Like the regular Heritage set, the design mirrors the 1966 Topps set, which was one of my favorites sets to collect growing up. So yes, there is some sentimentality involved when I look at the design.
The box that I opened had a box topper that was an advertising panel of Matt Joyce, Johnny Giavotella and Seth Smith. I find that interesting because in one of the packs I opened, I drew all three of those players, back-to-back-to-back. In that same pack, I pulled a chrome card of Kris Bryant; the next card was Bryant’s base card.
Other box toppers include 1966 Topps buybacks, with original cards stamped; and a Punch-Out card that is much scarcer.
The base set has 200 cards, starting with card No. 501 and ending at No. 700. The final 25 cards (Nos. 701 to 725) are short prints and fall one in every three packs.
Any time I open a box that contains approximately 700 cards, I am asked who was tagged at No. 666. This year, its Phillies rookie outfielder Odubel Herrera.
The hobby box I opened yielded 189 base cards and eight short prints.
What makes the Ryan so appropriate was that one of his no-hit feats — two in one season (1973) — was matched Saturday night by Max Scherzer.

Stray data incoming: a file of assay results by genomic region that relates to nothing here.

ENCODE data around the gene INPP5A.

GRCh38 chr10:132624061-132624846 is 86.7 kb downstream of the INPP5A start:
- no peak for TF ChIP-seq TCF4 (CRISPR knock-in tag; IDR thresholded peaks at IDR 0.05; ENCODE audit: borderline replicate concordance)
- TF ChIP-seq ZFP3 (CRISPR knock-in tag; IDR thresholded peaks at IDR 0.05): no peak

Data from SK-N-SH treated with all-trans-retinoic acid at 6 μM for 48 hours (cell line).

The bat card did make me chuckle, though, since Ryan owned a .110 lifetime batting average. But since Ryan owned so many batters during his career — seven no-hitters and 5,714 strikeouts — maybe a bat card sends a subtle message.
Or maybe I am just overthinking this.
The inserts are similar to the regular Heritage set. Now and Then plays off a 2015 highlight with something that occurred in 1966. At times, the factual parallels in this 15-card subset work; other times, they appear to be a stretch. A typical hobby box will deliver three of these inserts, and true to form, that’s what I pulled.
Award Winners is a 10-card subset that fall three per hobby box. As the name implies, these inserts pay homage to players and managers who won awards during 2015.
The final insert set is Combo Cards, another 10-card offering that collectors will find once in every eight packs.
Two of the cards I pulled (Martin Prado and Francisco Lindor) were numbered to 999. The third one, of Bryant, is a refractor numbered to 566 and can be found in every 30 packs.
Variations are also present in Heritage High Numbers. The Action Image is exactly what it sounds like. It is a photo of a player in action, hitting or throwing. Most of the Heritage base cards are posed shots, so it will be easy to spot the difference.
I pulled one of Rangers pitcher Yovani Gallardo. The team name is in green, while Gallardo’s name is in red.
Topps Heritage High Numbers is an easy product for set builders, and the short prints give a collector just enough of a challenge to make the chase intriguing.